Pork producers are concerned about animal health, including the use of antibiotics. But now, it’s time to take that concern a step further. Antibiotic use in food-production animals is on Congress’ and the public’s radar screen.
That’s why it’s important for you to look at the industry’s Take Care: Use Antibiotics Responsibly program. This National Pork Board effort encourages producers to work with their veterinarians and follow specific principles when it comes to antibiotics. (See sidebar for Take Care’s guidelines.)
“More than 40 percent of the pigs marketed in the United States are raised by producers that have already pledged to join and promote the program,” says Paul Sundberg, NPB’s vice president of science and technology. The goal is to double that amount by year’s end. Truth is, if that can be accomplished it could carry some weight in Congress and elsewhere that the antibiotic debate might surface.
The program isn’t about decreasing the use of antibiotics; it’s about using them responsibly. For some producers that may mean using less.
Representatives from the animal-health and human-health sectors provided detailed and objective recommendations for pork producers to use within their operations. The groups included the American Association of Swine Veterinarians, U.S. Food and Drug Administration, Centers for Disease Control and Prevention, animal-health companies, American Veterinary Medical Association and individual veterinarians.
Key to the program is to establish a detailed working relationship with your veterinarian. This means questioning him or her about animal-health practices specifically suggested for your herd. You need to ask: Why are we doing this? How long are we treating the pigs? Are there any management changes that we should make?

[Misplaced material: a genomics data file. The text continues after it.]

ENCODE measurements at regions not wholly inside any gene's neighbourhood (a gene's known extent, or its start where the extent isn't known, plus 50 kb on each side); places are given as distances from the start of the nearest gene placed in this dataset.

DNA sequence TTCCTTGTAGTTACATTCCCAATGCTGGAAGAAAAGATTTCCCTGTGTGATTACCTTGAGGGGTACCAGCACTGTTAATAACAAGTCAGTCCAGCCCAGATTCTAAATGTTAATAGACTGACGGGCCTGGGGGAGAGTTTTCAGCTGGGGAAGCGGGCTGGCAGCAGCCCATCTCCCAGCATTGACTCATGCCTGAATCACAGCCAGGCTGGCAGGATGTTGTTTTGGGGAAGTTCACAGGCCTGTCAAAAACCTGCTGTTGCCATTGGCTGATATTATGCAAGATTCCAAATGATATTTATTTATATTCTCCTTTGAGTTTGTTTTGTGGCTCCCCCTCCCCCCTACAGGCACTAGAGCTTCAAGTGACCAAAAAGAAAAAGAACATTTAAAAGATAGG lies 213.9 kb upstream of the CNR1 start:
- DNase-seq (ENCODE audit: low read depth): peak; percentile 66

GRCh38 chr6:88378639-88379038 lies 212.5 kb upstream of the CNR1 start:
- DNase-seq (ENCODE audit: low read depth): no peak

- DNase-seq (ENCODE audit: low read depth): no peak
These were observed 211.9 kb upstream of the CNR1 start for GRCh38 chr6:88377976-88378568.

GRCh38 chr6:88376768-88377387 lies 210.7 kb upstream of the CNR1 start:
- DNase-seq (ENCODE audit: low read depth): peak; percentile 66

Regularly review your herd’s antibiotic use with your veterinarian. That may mean a monthly, quarterly or annual review, or perhaps after closing out each pig group. The point is to decide what your needs are and establish a schedule.
The program does not promote any specific antibiotics. Which antibiotics you use, how and in which production phase are decisions for you and your veterinarian.
“You need to use your veterinarian in the decision-making process for all antibiotics, including over-the-counter products,” says Tom Wetzell, DVM, South Central Veterinary Associates, Wells, Minn.
For example, he points out that you can buy Procaine Penicillin G over-the-counter without talking to your veterinarian or having a prescription. But, that is exactly the type of decision the Take Care program wants you to discuss with your veterinarian.
“There is a potential economic benefit for producers who use the program appropriately,” says Wetzell. “There is a good chance of decreasing the cost of side of the equation without decreasing pig performance.”
But the program will only be as good as the implementation. “If the producer or veterinarian simply reads the information and doesn’t implement it, then the program doesn’t have much merit,” he notes.
Another reason for all producers to implement the Take Care program relates to the future accessibility of antibiotics.